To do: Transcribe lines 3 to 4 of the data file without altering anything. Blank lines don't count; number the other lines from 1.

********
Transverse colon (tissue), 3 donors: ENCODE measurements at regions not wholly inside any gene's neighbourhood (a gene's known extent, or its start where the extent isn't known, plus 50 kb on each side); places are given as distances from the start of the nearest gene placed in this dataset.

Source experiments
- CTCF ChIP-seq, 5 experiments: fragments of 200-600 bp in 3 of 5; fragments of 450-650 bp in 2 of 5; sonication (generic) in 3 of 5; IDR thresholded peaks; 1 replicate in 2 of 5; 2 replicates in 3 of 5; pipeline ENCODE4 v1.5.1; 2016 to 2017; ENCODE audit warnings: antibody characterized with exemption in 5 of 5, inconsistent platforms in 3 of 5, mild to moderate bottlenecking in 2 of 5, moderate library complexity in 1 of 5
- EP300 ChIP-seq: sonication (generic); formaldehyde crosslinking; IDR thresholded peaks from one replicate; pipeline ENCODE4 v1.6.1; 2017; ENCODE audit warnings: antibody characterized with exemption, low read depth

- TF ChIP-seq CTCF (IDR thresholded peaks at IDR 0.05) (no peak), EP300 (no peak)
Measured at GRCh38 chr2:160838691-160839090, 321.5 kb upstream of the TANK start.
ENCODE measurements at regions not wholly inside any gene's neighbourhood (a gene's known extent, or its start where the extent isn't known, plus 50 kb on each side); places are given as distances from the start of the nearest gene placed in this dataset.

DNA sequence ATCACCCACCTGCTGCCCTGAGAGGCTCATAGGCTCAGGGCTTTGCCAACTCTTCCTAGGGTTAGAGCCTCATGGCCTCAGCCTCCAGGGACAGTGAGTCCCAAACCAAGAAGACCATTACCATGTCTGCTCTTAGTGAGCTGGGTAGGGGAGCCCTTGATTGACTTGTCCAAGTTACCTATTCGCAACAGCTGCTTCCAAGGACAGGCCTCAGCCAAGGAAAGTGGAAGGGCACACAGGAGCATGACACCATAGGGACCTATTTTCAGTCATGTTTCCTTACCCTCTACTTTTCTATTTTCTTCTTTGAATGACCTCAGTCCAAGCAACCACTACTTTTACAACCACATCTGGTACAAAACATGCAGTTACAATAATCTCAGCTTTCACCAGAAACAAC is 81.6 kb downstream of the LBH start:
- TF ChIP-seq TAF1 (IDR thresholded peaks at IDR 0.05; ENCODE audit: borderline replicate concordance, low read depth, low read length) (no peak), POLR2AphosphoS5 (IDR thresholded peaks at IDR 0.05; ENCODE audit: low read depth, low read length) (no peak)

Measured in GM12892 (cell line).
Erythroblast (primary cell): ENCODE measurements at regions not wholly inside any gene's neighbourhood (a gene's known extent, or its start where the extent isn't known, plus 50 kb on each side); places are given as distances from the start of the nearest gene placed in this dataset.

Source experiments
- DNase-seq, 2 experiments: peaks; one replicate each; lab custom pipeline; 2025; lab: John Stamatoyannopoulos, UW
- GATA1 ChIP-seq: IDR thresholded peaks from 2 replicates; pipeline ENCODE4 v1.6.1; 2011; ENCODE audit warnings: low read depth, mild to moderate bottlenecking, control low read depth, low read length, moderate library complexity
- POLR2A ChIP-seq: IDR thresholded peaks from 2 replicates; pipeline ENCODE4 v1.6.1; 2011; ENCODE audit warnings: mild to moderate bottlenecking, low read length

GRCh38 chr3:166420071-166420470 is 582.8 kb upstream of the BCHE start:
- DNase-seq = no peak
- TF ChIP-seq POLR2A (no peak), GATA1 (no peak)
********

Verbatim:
- CTCF ChIP-seq, 5 experiments: fragments of 200-600 bp in 3 of 5; fragments of 450-650 bp in 2 of 5; sonication (generic) in 3 of 5; IDR thresholded peaks; 1 replicate in 2 of 5; 2 replicates in 3 of 5; pipeline ENCODE4 v1.5.1; 2016 to 2017; ENCODE audit warnings: antibody characterized with exemption in 5 of 5, inconsistent platforms in 3 of 5, mild to moderate bottlenecking in 2 of 5, moderate library complexity in 1 of 5
- EP300 ChIP-seq: sonication (generic); formaldehyde crosslinking; IDR thresholded peaks from one replicate; pipeline ENCODE4 v1.6.1; 2017; ENCODE audit warnings: antibody characterized with exemption, low read depth